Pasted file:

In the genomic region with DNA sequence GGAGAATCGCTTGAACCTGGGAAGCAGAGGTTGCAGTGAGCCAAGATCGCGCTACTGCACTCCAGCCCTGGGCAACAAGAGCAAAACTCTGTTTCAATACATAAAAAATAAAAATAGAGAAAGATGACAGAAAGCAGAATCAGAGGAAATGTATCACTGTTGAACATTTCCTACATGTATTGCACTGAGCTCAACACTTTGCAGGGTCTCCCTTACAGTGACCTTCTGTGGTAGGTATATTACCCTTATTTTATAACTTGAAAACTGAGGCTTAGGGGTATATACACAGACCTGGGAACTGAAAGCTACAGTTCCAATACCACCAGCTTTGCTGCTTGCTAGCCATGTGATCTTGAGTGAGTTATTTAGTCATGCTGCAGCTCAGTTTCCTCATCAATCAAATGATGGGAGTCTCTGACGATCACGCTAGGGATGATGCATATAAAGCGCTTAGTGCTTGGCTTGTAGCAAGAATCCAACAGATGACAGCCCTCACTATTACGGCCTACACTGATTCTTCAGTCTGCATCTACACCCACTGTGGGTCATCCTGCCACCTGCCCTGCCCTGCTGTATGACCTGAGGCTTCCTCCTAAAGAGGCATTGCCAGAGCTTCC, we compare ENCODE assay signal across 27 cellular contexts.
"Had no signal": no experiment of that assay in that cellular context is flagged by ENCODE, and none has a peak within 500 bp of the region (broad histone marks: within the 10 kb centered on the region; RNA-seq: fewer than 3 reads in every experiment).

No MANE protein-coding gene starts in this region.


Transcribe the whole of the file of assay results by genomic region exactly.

In the genomic region with DNA sequence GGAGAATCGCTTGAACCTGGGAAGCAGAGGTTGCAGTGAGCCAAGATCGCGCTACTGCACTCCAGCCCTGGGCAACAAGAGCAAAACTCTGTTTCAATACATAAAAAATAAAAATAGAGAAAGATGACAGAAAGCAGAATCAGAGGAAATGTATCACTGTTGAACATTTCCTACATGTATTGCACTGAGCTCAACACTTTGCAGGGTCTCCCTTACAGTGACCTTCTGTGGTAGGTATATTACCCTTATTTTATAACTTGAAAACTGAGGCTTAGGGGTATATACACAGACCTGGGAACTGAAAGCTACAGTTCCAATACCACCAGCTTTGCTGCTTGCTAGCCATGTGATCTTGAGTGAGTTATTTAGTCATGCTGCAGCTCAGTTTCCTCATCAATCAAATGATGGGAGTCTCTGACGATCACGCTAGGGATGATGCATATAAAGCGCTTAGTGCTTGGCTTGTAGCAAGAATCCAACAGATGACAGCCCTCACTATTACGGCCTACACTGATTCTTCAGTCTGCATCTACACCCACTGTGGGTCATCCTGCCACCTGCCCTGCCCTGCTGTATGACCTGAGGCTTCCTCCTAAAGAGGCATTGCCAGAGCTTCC, we compare ENCODE assay signal across 27 cellular contexts.
"Had no signal": no experiment of that assay in that cellular context is flagged by ENCODE, and none has a peak within 500 bp of the region (broad histone marks: within the 10 kb centered on the region; RNA-seq: fewer than 3 reads in every experiment).

No MANE protein-coding gene starts in this region.